Item consists of a recording of Learning Kwak'wala: Book 1 My Village My House, and it features Agnes Cranmer, Margaret Cook, and Jay Powell engaging in vocabulary and grammar exercises in the workbook, Jay Powell asks the questions in English and Agnes Cranmer and Margaret Cook give the response in Kwak'wala; Side A: pages 36, 4-18 begins with the Kwak'wala alphabet, and covers the vocabulary for the types of houses and villages, places in the villages their locations with a focus on Alert Bay and surrounding villages, where someone is going, asking what something is, things found at the breakwater, things found at the grocery store and how to express when someone wants something, things found in a school and phrases used in a school setting, vocabulary for things found in nature and how to describe the weather, for the English translation of bak'wam "Indian" is used; Side B: pages 19-33, and covers things used when camping and where things are in the camp, parts of a house and things found there, grammar for who owns a house, vocabulary associated with cooking, eating, and the kitchen, items found in the living room, items found in the bathroom, things in the bedroom, numbers and how to say how many houses and boats there are. Also begins book 2 with some of the vocabulary for family members, but this is also covered in the tape specific to book 2. Recorded on both sides.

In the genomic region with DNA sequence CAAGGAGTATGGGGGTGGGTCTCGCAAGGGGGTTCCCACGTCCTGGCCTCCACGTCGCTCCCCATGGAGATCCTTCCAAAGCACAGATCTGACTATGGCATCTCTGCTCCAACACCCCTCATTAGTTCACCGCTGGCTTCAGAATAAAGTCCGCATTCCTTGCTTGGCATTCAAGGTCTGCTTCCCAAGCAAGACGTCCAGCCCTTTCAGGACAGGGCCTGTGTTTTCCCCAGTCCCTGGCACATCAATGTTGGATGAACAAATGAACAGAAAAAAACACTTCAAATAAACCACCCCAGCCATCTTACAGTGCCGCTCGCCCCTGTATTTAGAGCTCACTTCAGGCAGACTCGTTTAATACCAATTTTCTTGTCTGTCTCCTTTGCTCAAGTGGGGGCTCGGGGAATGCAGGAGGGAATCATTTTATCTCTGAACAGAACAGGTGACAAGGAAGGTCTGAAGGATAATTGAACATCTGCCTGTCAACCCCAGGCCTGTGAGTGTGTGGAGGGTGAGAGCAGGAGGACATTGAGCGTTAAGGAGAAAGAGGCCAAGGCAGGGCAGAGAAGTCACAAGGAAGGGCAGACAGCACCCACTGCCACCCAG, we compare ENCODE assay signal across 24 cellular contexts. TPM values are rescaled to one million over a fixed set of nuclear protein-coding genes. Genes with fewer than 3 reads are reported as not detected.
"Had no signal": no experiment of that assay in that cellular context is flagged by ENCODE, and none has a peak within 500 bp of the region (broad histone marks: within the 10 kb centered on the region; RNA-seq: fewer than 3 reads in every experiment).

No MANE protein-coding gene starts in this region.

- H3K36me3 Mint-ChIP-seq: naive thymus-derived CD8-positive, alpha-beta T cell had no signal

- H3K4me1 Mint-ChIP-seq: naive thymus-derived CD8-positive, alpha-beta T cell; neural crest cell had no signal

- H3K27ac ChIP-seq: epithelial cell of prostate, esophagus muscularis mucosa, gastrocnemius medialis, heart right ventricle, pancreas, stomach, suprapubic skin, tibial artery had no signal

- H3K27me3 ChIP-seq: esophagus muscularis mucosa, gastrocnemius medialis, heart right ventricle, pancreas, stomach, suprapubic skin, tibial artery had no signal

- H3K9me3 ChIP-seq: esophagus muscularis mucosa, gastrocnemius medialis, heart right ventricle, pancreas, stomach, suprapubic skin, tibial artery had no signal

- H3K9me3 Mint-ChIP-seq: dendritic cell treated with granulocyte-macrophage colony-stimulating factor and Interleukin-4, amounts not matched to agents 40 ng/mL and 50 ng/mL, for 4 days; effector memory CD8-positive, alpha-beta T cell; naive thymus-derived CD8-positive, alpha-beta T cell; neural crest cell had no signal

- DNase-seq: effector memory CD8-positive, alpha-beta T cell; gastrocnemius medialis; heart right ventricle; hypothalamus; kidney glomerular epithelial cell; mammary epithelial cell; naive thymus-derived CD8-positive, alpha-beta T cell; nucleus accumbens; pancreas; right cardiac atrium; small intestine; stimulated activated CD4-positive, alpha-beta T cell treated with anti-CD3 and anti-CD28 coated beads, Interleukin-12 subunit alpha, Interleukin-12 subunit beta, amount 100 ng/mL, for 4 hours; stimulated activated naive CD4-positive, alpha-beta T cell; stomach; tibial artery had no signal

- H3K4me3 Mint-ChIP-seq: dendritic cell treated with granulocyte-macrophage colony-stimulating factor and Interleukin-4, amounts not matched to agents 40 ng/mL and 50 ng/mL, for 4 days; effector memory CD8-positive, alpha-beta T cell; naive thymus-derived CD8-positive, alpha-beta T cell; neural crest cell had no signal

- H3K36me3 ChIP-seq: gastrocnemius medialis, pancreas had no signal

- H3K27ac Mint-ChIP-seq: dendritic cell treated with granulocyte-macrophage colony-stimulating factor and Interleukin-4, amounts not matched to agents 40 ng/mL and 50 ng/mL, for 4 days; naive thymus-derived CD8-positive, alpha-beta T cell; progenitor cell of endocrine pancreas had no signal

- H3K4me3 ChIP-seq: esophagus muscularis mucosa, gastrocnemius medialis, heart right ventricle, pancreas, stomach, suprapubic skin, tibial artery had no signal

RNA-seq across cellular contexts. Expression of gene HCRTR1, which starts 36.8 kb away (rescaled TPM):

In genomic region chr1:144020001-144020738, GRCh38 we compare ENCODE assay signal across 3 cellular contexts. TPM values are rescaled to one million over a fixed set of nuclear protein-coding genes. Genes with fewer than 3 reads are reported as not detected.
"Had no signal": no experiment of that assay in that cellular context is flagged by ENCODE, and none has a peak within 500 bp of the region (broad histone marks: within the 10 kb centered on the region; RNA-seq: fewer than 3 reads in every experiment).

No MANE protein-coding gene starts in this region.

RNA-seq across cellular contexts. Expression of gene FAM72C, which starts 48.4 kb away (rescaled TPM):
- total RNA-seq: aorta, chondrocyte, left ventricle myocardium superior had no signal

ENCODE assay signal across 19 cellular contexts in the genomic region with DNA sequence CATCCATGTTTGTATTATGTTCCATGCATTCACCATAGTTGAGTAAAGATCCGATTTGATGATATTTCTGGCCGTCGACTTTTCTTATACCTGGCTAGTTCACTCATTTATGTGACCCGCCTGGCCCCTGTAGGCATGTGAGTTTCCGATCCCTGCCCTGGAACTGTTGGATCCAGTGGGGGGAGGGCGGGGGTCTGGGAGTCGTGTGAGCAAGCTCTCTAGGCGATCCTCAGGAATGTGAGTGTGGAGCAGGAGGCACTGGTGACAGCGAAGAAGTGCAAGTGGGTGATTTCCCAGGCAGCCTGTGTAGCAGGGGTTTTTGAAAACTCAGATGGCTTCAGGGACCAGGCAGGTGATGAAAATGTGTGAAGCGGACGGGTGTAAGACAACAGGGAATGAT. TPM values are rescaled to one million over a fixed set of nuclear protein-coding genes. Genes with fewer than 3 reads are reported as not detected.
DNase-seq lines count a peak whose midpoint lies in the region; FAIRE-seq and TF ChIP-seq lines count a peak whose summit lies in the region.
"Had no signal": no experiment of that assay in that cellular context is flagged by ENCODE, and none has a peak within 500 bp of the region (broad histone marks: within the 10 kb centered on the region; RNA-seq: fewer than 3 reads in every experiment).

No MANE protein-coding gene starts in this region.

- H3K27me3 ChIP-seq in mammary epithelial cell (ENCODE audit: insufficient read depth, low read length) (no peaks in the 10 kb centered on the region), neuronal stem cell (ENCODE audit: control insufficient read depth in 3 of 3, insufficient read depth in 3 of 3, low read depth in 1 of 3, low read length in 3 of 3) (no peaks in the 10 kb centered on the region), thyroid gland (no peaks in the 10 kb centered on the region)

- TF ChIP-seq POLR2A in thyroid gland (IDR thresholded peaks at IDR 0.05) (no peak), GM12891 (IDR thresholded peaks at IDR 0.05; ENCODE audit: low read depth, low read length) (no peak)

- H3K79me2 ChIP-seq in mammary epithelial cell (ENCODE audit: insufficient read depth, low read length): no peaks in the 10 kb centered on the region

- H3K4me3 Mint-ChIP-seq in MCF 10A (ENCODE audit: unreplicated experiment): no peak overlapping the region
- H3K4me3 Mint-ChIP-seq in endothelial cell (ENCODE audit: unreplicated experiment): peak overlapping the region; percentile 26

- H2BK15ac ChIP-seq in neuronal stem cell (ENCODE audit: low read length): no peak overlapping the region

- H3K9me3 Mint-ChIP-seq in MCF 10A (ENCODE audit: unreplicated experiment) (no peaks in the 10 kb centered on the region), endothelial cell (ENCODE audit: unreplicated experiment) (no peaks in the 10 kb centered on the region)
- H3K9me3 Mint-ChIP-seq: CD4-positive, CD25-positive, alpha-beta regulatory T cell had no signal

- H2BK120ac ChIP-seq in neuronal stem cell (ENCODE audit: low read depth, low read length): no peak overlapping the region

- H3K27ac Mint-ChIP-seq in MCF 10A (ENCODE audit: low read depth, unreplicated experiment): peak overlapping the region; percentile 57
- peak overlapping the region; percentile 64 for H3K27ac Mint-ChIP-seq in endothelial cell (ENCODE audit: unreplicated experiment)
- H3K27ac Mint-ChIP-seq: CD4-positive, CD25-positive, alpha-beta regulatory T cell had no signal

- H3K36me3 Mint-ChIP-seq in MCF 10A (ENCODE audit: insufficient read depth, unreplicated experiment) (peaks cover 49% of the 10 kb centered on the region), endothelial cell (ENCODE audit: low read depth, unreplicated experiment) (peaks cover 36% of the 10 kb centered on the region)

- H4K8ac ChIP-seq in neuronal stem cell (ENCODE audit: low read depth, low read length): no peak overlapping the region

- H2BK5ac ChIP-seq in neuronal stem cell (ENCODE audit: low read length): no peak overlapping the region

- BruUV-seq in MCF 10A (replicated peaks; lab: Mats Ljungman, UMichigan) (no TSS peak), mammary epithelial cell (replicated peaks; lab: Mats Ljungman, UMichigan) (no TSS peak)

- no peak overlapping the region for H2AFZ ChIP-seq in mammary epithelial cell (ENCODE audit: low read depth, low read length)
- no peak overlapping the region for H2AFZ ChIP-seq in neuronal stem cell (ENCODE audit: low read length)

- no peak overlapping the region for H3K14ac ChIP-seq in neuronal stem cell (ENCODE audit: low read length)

Group portrait of men, some on horseback

Several men wearing native clothing sit astride horses, facing away from the camera. Other men stand in a field near them. A tipi can be seen copy right and mountains are visible in the distance.

Fred Ryckman

View of men on horseback